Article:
War conjures many emotions and drives many actions. Remembering the sacrifice of those that died is an honest and noble thing for society to do. It is important that war is not glorified and that we also remember the horror and the enduring shadow it leaves. The euphoric jingoistic concept of glory, adventure and defending the right, is merely a swirling leaf in the tornado war creates. The destruction of the participating individuals, their communities and families is its true legacy.
The Church bells peal in salute as they parade.
The bunting red, white and blue,
clad the road side walls in a cry of fond farewell.
A blackbird serenade shrills from hidden perch,
unseen deep within the sprawling Copper Beech.
Bright Forget-me-nots pin blue on grass.
The vibrant waving throng makes them swell with pride,
as they march toward the railway station,
a little puffing billy waiting to carry them away.
Tom feels such a man, standing five feet two.
He’d fooled the sergeant as he signed nineteen,
not a clue he’d added two, seventeen the week before.
Now he’s marching off to war,
an adventure beyond the river and the sea.
In the crowd he sees brother Harry (twelve).
Baby faced, adoring eyes and waving hand
makes Tom stand tall , “A Man”;
he’d grown another inch it seemed.
Lost, unseen, his mother bent and weeping,
beating blaming hands on father’s chest
as he passes, away from sight.
One week’s drudge, marching out the line,
bayonet practice, kit and drill.
Corporals bellowing loud commands
while they stand in the cold and mud,
hearing in the distance big guns retort.
Bunked in four all eager souls,
Tom and Taffy, John and Sprout,
waiting for their turn at Boche.
Morning wakes, “It’s on”, “We’re in”.
The shout is out; they’re on their way,
“Quickly now!” They pass up the line.
In reserve trench packed … they wait
like fattened beast, in frost, they stamp their feet,
The morning mists by shadows parted,
Silent wraiths drift amongst them.
Warriors returning from the line, but not tall with pride.
Heads lolling, sunken black the orbits of the eye,
Husk like, hollow, burnt deep
from seeing sights that can’t be seen.
Left hooded ghosts, shadowed on eyes once bright,
minds shocked so deep that only faint etched memories remain.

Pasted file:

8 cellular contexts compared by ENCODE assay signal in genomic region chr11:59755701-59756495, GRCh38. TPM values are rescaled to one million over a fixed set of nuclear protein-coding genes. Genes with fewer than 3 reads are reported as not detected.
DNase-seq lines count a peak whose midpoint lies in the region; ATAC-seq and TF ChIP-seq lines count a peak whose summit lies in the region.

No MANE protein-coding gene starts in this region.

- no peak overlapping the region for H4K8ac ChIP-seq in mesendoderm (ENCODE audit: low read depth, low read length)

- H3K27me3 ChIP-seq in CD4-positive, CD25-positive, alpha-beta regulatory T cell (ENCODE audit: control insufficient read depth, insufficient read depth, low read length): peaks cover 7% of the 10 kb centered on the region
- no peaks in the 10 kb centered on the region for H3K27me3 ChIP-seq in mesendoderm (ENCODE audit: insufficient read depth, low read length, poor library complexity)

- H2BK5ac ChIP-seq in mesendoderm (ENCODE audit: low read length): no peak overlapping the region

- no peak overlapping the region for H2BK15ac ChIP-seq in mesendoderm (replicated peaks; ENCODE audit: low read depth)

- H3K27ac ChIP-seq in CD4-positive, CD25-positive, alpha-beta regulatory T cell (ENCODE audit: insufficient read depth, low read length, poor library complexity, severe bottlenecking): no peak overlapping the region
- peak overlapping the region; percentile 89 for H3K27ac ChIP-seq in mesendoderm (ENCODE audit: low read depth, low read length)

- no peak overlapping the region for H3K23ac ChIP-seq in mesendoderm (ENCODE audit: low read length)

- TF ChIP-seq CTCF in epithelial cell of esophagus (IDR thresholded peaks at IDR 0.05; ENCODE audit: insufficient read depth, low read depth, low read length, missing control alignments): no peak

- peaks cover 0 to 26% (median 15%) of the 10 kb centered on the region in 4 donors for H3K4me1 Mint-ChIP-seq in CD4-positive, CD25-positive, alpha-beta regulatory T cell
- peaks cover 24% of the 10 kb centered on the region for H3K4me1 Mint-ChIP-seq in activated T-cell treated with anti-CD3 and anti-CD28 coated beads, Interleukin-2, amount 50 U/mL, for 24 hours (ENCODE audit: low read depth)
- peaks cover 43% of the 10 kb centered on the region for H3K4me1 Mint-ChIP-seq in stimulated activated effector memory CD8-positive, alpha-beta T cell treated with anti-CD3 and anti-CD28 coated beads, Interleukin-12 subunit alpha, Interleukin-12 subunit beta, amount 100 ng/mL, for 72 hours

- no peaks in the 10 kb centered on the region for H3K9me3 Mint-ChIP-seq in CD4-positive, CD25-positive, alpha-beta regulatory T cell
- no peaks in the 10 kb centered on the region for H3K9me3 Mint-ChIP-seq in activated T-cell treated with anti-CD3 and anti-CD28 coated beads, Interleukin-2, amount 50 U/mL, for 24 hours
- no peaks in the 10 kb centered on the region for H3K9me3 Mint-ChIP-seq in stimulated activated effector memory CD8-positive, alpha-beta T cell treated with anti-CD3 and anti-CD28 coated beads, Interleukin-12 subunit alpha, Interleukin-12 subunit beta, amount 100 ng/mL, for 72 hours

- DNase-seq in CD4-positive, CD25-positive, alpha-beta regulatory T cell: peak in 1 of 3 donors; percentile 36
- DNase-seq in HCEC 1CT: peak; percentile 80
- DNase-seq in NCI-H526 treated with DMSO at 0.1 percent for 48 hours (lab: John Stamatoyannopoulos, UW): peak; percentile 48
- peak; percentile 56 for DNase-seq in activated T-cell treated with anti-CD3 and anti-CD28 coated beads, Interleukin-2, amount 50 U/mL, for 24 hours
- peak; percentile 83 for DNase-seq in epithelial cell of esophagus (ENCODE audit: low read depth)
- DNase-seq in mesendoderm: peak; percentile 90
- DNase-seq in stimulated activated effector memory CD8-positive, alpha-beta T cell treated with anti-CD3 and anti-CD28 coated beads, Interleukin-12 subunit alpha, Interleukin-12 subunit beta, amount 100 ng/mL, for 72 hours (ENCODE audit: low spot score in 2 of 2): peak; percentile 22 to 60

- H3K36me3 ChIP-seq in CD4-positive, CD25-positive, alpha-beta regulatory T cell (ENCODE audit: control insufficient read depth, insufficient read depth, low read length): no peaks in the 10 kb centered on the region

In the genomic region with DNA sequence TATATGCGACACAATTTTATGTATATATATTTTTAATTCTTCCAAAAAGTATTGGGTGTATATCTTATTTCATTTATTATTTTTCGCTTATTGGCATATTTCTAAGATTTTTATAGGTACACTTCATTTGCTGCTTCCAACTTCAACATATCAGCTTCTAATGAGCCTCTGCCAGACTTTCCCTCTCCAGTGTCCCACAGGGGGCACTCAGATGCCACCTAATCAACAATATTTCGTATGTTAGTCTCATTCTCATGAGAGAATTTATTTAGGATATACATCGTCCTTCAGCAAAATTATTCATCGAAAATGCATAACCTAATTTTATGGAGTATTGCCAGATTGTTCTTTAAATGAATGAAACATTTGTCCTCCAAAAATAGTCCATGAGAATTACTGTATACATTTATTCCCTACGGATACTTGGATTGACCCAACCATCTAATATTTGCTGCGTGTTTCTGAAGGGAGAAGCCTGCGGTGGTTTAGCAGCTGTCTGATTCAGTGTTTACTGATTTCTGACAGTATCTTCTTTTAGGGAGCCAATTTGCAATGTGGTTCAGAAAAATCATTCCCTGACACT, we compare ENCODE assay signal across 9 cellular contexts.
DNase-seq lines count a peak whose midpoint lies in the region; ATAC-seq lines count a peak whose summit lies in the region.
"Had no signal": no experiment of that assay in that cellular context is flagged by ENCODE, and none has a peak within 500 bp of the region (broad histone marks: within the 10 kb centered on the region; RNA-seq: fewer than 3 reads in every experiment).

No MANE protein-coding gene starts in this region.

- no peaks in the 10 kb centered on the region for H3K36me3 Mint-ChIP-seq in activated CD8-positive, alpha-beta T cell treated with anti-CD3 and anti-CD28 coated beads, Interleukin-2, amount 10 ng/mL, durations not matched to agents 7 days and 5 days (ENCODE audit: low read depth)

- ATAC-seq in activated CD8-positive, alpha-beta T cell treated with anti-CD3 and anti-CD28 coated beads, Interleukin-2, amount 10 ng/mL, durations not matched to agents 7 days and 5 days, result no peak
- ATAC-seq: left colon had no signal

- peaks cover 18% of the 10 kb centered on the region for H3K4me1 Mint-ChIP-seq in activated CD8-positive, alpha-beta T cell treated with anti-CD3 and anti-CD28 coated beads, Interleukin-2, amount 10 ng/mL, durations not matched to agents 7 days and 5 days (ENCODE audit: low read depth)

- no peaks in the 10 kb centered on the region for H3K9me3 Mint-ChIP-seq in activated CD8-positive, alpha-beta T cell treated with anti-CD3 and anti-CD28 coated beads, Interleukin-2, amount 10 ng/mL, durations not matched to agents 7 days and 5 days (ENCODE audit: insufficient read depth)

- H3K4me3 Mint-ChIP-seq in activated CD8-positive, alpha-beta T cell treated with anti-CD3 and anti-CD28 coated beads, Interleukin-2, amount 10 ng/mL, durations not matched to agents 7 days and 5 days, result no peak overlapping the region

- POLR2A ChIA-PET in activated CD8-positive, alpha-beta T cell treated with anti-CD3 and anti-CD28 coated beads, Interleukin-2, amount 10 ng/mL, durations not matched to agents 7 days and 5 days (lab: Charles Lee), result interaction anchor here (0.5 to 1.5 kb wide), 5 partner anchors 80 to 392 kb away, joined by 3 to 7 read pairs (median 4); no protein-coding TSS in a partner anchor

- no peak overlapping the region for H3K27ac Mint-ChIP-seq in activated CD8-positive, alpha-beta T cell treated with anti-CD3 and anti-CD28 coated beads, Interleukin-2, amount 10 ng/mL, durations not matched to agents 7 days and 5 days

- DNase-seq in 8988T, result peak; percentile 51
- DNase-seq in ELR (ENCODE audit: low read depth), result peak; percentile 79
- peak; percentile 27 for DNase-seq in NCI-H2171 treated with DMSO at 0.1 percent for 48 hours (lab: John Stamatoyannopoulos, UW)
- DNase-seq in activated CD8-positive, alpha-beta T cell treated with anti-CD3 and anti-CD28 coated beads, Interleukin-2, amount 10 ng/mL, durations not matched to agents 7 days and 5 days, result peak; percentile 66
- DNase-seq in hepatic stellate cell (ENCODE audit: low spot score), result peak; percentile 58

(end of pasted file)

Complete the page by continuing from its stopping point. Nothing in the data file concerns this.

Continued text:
Echoes that still bend adolescent frames,
makes them old!
One taps a fag, and they move on and then are gone.
The four watch as they drift once more into fog.
Unaware that these men are manacled
by shared memories that shallow cheeks and mute their tongues.
Memories not repeated.
Constrained and held in minds so recent young,
to resurface and bind these men as slaves
to these muddy bloody fields forever.
These champing four see not the churning souls,
but tired noble comrades, who’d seen action.
Who in going, are giving them their turn,
their chance at glory.
An eager march to trench front line.
The corporal shouting, “Heads down boys”.
As they unleash the Morning Hate,
bang and crash, thunder shaking,
immediate a resonating reply.
Tom looks at John, crumpled pile!
Blood red spit from wretching mouth,
gasping gurgles from riddled lungs
and the butcher’s boy is gone.
Tom sees the joy of glory dance away
led by death in a leering jig.
The sounds, the bangs they deafen,
shells shake the ground and roar.
Screams of horror, the last gasps of the falling.
Manic mutterings of maddened minds,
closing ears, so they don’t hear.
The flash of light,
the conflagration of explosive sight.
Watching men around him broken.
Bodies ripped asunder by the fury of bloody war,
that over weeks makes eyes not see.
“Don’t look”; then no forgetting needed.
Six months and Sprout the costermonger’s son,
dead and gone, ground torn apart.
A hole where he had been,
not a piece left, to bury him for mum.
The cold that stiffens fingers,
the gnawing of long hunger,
the warm glimmer of home comfort,
as Taffy makes the tea.
No milk, No sugar, still a memory grasped.
The rain turns the ground to mud,
fills the boots where feet once were.
Glory gone, just despair, no end.
Hoar frost on barbed wire,
frozen crystals, wild patterns in the mud.
The smell of death in gun smoke hangs
acrid air robs taste and smell.
The muddy bloody fields of war